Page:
Bike Trails and holidays in Pembrokeshire
South West Wales:
The Mountain Bike trails in Pembrokeshire are more geared to the family
and novice riders than those who demand the more adventurous and technically
difficult rides, There are many bike trails including road and off road
sections that are relatively easy rides, and though this might be a bit
disappointing for experienced bikers there are some more demanding trails
available including the Preselis. The Preselis are a range of hills in central
Pembrokeshire rising to 536 metres / 1,759 ft that are crossed by a primitive
trackway along the Preseli ridge which forms the basis of a tougher trail.
The area was a Neolithic settlement and you will find many examples of prehistoric
sites including the renowned Pentre Ifan burial chamber. Indeed the eastern
section of these hills is thought to have provided the bluestone of Stonehenge.
Brunel Cycle Route :
This 14 mile trail starts from the Brunel Quay in Neyland and
the route takes you along quiet lanes, bridleways and what was once part
of the Great Western Railway. The route is easy to follow and is suitable
for mountain bikes or plain road bikes with wide touring tyres. This is
an ideal family route as any off road sections are an easy ride and although
one part, Houghton Moor can become muddy after very heavy rain, there is
a dryer signed alternative.
Classed as easy.
The Llys-y-Frân Trail :
This 7.5 mile trail circumvents the Llys-y-Frân reservoir located
in the heart of Pembrokeshire in a country park of grass and mature woodland
with views of the Preseli Hills. Llys Y Fran reservoir trail offers off
road riding that is easy to follow on a very well maintained trail that
for the most part is a hard shale surface. The track is wide enough to ride
two abreast and the route is full of ups and downs as the path meanders
away from the lakeside and enters the little wooded valleys of the streams
that feed it. There are two steep downhill sections but they are clearly
marked with warning signs. Bikes can be hired at the cafe at the entrance
to the park, or you can bring your own bike and buy a one pound ticket to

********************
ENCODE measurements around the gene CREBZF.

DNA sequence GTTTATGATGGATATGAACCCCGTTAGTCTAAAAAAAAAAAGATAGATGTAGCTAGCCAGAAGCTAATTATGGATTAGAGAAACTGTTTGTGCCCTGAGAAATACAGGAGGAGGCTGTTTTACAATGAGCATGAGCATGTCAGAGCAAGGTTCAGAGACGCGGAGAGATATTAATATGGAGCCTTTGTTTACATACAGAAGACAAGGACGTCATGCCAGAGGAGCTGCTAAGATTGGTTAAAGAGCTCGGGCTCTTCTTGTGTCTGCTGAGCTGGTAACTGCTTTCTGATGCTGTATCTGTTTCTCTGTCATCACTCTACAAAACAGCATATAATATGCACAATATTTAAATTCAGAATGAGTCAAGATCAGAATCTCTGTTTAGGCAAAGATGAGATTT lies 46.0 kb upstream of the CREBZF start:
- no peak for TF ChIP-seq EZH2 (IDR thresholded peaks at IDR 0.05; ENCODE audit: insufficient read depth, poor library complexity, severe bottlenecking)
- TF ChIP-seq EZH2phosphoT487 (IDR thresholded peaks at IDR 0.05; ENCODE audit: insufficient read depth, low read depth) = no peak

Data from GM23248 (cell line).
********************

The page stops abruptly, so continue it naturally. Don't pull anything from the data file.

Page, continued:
ride around for as long as you like.
Classed as easy, off road.
The Last Invasion Trail :
This 14 mile route visits all the sites of the last invasion of Britain
which took place in 1797. The French invasion force of some 1400 soldiers
landed in the village of Goodwick just west of Fishguard, but two days of
drink and the resistance of the legendary Jemima Nicholas and her small
army of local people saw an end to the invasion as the motley band of French
men surrendered on Goodwick Sands. There are three steep hills on this route,
the hardest being at the beginning out of Goodwick, so allow plenty of time
for this ride. The section from Llanwnda to Trehowell is on an unmade road,
but it is well enough surfaced for road bikes and only becomes muddy after
really wet weather. The leg out to Strumble Head lighthouse is well worth
taking, with both the bird life and the views along the coast making it
an ideal picnic spot. The cafe at Tregwynt Woollen Mill is ideally situated
two thirds of the way round, just what you need for the steady ascent back
up to the top of Stop and Call hill overlooking Goodwick and Fishguard Harbour.
Classed as hilly.
Canaston Cycle Trails :
Canaston Woods trails are traffic free, purpose built and signed, mountain
bike trails with the peace and beauty of the woods all around you. Ideal
as part of a family mountain bike holiday. The trails do not really go anywhere,
they are there just for the fun of using them. The colour coded signs and
the map of the woods show both the easy family trails and the more demanding
and often muddy bridleways, the choice is yours.
The Celtic Trail :
This is the western end of the continuous cycle route
that stretches from the Severn Bridge in the East of Wales to the ferry
at Pembroke Dock and on up to Fishguard in the West. I have included one
section of the trail Tenby to Amroth to Tenby to be used as a one
day "there & back again" route.
This 12 mile section (out and back) starts from the entrance to the harbour
beside the Caldey Island Ticket Office in Tenby.
Head up hill and immediately turn right on to Crackwell Street overlooking
the harbour. At Junction turn right and over the mini roundabout, continue
down the hill past the car park and follow the Celtic Trail signs right
up Slippery Back, the old cobbled lane. At the top of the path follow the
Celtic Trail signs and cycle paths through New Hedges and down into Saundersfoot
the neighbouting holiday resort with a long sweep of sand and rock pools.
From the harbour in the centre of the town follow the one way system and
Celtic Trail signs until you reach the car park. From here you will have
to push your bike through the tunnels and along the footpath on the old
railway line that runs along the seafront to Wisemans Bridge. As you climb
away from the seafront look for a right hand turn to Summerhill, then take
the next right that takes you to an old greenway that follows the cliff
top into Amroth. Return to Tenby to complete the 12 miles.
Classed as easy
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